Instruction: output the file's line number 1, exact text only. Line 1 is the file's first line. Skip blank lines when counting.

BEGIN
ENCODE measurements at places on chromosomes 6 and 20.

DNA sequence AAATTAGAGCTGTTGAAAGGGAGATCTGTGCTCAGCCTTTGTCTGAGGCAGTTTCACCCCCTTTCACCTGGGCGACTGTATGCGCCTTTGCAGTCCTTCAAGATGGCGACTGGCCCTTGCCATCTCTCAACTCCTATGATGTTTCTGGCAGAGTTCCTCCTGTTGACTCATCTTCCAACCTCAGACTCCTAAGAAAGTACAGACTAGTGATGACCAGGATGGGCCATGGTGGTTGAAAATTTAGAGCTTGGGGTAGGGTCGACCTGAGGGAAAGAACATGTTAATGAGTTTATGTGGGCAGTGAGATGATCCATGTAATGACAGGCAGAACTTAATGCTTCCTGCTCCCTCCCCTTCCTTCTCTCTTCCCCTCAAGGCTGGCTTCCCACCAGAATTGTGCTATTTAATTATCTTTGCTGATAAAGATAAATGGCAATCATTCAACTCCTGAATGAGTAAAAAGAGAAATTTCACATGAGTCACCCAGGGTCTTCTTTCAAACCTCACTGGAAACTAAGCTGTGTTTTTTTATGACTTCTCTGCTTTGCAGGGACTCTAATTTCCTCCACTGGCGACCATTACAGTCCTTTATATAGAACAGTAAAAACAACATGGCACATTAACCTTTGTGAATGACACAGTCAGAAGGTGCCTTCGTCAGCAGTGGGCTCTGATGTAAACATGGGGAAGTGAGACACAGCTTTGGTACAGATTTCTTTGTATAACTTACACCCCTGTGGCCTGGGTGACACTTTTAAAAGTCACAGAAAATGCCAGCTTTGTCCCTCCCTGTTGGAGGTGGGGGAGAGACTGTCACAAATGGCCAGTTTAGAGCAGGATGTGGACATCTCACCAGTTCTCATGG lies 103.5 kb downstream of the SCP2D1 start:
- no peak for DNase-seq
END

ENCODE measurements at places on chromosomes 6 and 20.